An Astonishing Admission
Even philosophers and atheists are somehow persuaded about the reality of a future life. For example, Bob Ingersoll, one of the most blatant and popular American infidels, once said, “You know, when we die we will say ‘We hope to meet again.’” What an astonishing admission on the part of an unbeliever!
Another American infidel, Tom Paine, in arguing for immortality said that to him it was unthinkable that God created the soul just to destroy it.
Plato in ancient literature says that all of the speculation and hope regarding immortality is the raft upon which our souls now are cast, waiting for some sure word on which we could be more securely and safely carried.
Cicero said, “There is, I know not how, in the minds of men a certain presage, as it were, of a future existence, and this takes the deepest root and is most discoverable in the greatest geniuses and most exalted souls.”
A prayer from Alfred, Lord Tennyson avows:
Ah Christ, that it were possible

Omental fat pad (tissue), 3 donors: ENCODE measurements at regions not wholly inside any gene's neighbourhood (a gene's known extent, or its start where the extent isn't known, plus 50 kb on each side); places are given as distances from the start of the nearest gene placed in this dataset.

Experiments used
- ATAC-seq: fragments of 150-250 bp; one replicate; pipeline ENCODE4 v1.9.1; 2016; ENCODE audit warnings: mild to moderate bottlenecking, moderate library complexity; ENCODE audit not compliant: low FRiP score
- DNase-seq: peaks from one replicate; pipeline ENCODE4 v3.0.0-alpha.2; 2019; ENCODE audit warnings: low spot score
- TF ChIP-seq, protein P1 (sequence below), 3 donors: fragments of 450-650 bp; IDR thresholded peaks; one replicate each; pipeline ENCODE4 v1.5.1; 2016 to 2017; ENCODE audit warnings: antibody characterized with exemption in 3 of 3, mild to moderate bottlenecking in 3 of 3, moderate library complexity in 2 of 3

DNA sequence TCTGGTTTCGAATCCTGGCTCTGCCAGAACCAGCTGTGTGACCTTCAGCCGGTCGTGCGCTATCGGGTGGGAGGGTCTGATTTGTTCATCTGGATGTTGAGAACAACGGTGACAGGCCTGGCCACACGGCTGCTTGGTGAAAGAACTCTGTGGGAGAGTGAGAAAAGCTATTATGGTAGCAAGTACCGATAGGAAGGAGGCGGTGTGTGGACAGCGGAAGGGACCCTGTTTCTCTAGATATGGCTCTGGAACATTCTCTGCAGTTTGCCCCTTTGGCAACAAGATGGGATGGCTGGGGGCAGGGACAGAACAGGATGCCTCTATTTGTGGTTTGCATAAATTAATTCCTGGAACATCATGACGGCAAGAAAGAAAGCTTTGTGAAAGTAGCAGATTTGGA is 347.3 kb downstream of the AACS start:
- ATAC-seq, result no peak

For one short hour to see
The souls we loved, that they might tell us
What and where they be.
[from Maud, (Part II)]
We cannot deny that there is in the human heart a longing for God, a better life, a better world, and a life after death. There is no people, society, or tribe, however degraded, that does not believe in some kind of an afterlife. The early American Indian put a bow and arrow and a bowl of food in the grave of the Indian warrior to use in his happy hunting ground. The ancient Egyptian wrapped up and placed in the grave all the things that the deceased person possessed, so he could use them in a life that was to come. This belief in an afterlife is universal.